Fish Girl is a moving take on traditional mermaid narratives, drawing on themes from Hans Christian Andersen’s Little Mermaid story, and from ideas about the role of Neptune as powerful king of the ocean. It is also a reflection on power, identity, coming of age, and friendship. Mira’s story has much in common with contemporary novels about abduction and entrapment (see for instance, Emma Donoghue’s Room). Mira’s silence, like the traditional voice-less mermaid of Andersen’s story, emphasizes her powerlessness and entrapment – the moment at the end when Mira speaks offers a release of pent-up emotion, and her transition from isolated entrapment to agency in a loving family. The fisherman uses the myth of Neptune to emphasize his power, to play to an audience used to attending fantasy-oriented sea-side and fun-fair attractions.
Fish Girl is somewhat experimental for Wiesner and Napoli: for both it is a first foray into graphic novel storytelling. Wiesner’s use of colour is evocative – the blues, and greens of Mira’s world, and the bright contrast of the orange octopus who is for a long time Mira’s only friend make for a lush reading experience, and emphasize both the beauty and the loneliness and pain of Mira’s predicament. (The colour scheme is also reminiscent of Hayao Miyazaki’s adaptation of the Little Mermaid myth, Ponyo). The storytelling is a little stilted in places, perhaps because so much of it is filtered through Mira’s thoughts; however the emotional effect is to highlight her loneliness further.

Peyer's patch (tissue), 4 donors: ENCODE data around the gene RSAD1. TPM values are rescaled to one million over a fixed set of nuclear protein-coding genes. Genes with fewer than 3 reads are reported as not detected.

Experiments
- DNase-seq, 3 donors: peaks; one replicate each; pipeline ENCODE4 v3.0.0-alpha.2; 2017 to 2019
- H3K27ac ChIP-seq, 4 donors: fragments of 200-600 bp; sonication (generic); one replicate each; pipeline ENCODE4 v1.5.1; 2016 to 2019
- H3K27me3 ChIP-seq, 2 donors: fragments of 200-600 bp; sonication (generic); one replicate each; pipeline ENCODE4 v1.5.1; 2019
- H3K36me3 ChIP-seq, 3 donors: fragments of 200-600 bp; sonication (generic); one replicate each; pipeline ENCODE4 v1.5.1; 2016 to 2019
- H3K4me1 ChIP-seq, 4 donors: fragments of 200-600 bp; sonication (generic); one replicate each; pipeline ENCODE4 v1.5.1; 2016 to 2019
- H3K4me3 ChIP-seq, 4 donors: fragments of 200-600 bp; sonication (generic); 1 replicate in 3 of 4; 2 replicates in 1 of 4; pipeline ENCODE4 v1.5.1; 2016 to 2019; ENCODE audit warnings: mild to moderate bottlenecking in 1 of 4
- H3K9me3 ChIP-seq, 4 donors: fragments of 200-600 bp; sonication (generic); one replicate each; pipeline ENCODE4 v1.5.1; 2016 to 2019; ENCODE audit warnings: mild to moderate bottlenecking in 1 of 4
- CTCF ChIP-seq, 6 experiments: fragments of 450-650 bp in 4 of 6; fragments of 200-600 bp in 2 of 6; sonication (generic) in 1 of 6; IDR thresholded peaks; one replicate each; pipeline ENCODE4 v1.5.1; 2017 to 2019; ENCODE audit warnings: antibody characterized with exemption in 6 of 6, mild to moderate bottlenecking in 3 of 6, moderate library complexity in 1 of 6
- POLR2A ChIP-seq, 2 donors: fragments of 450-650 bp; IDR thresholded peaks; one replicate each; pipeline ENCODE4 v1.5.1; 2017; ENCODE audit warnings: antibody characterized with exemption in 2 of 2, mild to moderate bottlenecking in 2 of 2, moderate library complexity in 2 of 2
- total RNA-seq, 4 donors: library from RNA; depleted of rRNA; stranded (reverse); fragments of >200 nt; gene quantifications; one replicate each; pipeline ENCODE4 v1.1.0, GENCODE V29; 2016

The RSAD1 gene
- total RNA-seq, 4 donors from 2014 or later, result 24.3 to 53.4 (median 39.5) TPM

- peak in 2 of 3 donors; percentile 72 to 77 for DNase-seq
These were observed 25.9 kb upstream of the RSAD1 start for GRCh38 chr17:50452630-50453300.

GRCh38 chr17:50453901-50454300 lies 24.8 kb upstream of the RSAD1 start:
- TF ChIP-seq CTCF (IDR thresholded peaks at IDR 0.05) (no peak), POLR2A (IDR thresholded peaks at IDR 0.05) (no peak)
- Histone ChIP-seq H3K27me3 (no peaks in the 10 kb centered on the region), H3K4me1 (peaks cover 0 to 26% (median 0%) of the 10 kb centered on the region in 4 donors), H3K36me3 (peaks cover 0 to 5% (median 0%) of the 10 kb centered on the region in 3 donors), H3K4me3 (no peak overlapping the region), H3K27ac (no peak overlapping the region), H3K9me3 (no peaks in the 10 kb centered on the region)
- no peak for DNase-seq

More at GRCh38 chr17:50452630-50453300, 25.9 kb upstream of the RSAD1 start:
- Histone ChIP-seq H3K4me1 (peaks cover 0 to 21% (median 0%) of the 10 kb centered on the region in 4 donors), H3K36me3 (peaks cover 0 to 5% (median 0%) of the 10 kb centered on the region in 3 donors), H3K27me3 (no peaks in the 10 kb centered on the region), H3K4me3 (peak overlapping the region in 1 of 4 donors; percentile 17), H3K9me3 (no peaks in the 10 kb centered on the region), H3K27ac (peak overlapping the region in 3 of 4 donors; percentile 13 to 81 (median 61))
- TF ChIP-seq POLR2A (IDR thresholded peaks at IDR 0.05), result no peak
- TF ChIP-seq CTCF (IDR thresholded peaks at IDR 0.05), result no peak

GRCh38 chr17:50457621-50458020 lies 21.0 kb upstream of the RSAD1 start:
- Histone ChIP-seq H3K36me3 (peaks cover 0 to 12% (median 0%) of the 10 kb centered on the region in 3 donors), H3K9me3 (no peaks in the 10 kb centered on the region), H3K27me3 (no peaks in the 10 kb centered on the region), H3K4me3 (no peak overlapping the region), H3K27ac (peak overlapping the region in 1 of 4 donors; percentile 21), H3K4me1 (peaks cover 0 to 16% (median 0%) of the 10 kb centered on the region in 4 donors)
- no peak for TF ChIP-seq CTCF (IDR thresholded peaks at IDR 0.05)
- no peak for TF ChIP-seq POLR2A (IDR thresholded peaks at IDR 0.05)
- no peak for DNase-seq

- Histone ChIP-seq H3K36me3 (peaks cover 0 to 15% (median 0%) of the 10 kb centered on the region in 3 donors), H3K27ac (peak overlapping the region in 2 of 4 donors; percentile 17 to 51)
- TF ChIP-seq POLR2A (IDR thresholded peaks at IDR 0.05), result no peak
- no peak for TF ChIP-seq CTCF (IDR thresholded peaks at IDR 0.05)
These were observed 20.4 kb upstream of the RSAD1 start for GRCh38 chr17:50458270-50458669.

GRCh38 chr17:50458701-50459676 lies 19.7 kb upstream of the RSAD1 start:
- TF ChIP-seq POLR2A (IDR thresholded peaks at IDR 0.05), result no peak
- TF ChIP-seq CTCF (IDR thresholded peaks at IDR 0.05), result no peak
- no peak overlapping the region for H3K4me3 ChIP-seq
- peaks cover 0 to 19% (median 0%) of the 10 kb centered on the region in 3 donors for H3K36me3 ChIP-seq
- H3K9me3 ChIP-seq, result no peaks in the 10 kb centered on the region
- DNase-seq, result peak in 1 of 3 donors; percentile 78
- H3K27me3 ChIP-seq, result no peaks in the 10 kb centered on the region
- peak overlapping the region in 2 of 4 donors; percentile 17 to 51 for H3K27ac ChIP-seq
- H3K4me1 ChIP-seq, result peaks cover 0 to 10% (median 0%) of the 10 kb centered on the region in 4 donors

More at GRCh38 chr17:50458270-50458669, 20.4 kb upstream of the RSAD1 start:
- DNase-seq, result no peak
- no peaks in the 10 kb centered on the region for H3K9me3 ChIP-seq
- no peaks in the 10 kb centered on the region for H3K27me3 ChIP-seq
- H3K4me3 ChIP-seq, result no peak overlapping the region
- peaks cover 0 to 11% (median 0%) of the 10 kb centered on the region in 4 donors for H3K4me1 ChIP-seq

While mermaids are not exclusively classical, and Mira is not presented as a classical siren, the fisherman’s self-titled role as Neptune offers an insight into the ways that mermaid lore is classicised, sometimes in tawdry fashion. Fish Girl has an optimistic ending in that Mira is free to join Livia’s family, though perhaps it is sad that Mira gives up her mermaid identity in order to join a human family; overall it is a sad reflection on the trauma located within many a mermaid myth.
Evelyn Arizpe and McAdam, Julie, “Crossing Visual Borders and Connecting Cultures: Children's Responses to the Photographic Theme in David Wiesner's Flotsam”, New Review of Children’s Literature and Librarianship, 17:2 (2011): 227–243.